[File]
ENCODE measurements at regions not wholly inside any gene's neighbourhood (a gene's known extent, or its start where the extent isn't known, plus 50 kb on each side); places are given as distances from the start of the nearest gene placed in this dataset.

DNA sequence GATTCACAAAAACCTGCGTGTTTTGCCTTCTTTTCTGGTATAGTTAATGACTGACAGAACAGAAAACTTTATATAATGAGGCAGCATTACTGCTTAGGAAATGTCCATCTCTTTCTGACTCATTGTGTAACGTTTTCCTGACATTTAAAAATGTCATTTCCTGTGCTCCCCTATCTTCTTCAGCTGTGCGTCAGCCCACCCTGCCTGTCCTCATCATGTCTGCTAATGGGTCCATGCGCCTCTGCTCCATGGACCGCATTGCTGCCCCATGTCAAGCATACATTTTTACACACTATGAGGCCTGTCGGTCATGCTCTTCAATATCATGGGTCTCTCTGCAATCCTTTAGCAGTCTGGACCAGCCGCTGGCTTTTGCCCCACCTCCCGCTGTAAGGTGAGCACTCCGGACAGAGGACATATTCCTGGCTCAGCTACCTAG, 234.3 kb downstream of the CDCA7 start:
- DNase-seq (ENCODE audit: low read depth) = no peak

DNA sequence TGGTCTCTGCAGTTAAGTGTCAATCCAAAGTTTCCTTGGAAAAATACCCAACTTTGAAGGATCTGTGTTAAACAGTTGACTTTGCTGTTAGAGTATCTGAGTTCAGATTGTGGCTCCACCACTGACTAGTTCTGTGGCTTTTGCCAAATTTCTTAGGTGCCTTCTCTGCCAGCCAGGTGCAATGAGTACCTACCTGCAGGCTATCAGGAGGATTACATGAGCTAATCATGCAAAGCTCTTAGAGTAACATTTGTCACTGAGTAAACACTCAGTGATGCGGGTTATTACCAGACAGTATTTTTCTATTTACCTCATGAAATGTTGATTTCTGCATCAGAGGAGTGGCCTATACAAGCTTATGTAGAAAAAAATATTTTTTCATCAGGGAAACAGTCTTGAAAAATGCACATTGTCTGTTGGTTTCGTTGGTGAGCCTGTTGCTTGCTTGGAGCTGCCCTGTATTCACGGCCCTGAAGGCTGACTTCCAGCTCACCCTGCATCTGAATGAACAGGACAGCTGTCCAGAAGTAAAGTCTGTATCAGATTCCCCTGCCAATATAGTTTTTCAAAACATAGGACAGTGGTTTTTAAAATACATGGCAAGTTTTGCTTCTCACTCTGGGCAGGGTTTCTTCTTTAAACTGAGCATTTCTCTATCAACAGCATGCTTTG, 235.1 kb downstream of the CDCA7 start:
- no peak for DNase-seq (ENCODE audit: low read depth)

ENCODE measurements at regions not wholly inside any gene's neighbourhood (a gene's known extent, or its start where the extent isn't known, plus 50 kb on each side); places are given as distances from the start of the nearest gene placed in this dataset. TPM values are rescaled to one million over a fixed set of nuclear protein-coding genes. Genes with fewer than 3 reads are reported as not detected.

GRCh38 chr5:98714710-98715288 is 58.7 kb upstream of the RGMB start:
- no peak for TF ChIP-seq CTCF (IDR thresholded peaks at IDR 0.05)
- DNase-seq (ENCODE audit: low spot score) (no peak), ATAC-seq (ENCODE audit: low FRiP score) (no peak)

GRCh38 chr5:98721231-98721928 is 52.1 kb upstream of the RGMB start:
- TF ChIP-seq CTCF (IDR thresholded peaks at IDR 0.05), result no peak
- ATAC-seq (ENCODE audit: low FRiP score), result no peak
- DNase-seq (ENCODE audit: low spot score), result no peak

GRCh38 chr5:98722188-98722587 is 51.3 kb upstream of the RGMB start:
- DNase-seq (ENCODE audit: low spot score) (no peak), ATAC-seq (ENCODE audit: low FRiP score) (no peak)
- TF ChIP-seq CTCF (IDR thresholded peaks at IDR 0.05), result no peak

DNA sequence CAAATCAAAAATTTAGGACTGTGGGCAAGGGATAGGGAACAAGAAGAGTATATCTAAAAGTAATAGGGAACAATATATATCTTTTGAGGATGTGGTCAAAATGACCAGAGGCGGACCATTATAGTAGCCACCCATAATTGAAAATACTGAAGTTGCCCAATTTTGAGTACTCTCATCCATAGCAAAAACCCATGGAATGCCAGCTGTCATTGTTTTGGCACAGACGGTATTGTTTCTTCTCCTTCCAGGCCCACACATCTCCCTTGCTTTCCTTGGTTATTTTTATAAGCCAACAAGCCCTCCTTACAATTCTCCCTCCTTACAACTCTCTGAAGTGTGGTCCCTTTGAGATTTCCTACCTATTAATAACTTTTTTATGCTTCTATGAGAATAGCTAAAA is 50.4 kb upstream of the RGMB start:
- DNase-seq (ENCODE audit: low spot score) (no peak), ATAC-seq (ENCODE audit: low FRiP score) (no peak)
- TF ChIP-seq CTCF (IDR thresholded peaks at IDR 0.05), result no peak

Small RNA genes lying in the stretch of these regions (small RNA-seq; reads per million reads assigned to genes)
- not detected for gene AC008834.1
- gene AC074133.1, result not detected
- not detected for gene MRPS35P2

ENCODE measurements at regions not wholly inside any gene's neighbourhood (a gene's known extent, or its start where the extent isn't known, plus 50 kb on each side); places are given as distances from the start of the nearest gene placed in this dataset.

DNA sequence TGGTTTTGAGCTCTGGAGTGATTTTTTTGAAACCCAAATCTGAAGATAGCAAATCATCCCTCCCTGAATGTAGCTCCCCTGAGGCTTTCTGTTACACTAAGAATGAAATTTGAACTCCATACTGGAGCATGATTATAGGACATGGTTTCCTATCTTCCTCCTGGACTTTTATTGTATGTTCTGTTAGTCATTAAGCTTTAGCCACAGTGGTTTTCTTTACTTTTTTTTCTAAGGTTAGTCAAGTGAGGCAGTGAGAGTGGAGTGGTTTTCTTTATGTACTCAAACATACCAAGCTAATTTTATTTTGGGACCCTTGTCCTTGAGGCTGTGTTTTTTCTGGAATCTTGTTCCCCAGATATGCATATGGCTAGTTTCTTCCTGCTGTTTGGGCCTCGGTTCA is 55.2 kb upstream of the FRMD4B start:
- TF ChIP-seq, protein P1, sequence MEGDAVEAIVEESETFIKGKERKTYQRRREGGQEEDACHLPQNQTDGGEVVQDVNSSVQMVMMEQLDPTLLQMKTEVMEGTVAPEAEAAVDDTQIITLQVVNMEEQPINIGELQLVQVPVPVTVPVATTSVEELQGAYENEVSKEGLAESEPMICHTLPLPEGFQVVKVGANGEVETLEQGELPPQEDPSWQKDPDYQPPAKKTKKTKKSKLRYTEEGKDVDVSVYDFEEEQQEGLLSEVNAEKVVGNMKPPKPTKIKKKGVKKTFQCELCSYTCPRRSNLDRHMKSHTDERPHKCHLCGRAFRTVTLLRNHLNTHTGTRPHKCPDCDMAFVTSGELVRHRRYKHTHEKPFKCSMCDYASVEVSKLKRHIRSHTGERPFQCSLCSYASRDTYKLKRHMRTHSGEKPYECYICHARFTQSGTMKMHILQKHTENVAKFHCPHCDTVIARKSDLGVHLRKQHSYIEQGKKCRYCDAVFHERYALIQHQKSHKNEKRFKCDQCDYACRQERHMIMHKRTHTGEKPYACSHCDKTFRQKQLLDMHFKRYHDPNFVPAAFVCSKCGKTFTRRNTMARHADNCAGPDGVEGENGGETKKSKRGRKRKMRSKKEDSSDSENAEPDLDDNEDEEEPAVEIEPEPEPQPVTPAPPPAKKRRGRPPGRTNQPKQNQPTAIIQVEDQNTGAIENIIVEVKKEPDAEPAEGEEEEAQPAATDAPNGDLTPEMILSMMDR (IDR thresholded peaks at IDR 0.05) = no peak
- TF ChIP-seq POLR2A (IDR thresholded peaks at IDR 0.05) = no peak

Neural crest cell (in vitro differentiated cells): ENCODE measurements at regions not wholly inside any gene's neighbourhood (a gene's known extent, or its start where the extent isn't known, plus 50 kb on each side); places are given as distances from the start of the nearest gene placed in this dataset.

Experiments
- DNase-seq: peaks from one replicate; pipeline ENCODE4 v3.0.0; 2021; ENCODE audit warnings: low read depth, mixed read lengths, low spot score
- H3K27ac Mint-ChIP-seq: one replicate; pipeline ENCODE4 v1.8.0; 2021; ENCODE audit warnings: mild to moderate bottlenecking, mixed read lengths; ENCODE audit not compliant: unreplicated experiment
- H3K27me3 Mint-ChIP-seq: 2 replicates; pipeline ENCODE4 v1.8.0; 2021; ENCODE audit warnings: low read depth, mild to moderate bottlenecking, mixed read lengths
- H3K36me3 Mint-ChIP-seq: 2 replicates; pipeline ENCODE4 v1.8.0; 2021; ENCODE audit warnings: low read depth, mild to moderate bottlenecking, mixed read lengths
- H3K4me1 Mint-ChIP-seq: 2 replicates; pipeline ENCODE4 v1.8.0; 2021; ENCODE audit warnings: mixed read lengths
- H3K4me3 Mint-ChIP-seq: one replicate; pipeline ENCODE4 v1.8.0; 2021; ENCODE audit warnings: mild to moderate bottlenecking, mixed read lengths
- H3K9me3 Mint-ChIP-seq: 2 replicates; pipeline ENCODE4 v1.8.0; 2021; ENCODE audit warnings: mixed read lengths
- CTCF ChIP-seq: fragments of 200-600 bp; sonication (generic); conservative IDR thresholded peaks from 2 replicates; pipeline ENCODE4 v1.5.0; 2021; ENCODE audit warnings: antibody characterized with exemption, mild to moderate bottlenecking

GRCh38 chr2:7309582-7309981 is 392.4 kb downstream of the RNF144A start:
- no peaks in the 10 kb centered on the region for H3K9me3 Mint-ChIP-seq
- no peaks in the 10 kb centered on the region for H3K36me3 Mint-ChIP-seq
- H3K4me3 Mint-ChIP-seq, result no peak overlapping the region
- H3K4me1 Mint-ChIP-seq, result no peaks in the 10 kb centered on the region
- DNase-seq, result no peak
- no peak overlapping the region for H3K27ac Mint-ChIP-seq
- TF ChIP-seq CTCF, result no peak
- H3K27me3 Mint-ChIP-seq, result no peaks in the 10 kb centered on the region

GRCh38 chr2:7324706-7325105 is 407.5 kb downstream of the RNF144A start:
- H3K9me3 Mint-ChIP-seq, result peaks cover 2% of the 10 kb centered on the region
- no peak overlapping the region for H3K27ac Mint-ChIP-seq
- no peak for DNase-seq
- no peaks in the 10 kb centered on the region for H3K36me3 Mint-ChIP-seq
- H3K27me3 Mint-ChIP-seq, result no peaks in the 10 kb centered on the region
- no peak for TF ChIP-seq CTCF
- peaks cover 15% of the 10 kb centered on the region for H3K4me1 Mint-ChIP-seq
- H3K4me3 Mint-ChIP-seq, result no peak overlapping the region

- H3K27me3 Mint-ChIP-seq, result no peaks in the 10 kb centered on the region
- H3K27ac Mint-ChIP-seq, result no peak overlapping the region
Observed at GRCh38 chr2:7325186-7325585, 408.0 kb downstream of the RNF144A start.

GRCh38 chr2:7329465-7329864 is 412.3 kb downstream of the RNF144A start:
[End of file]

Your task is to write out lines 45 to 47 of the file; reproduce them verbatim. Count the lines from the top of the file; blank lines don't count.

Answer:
- TF ChIP-seq CTCF, result no peak
- H3K27me3 Mint-ChIP-seq, result no peaks in the 10 kb centered on the region

GRCh38 chr2:7324706-7325105 is 407.5 kb downstream of the RNF144A start: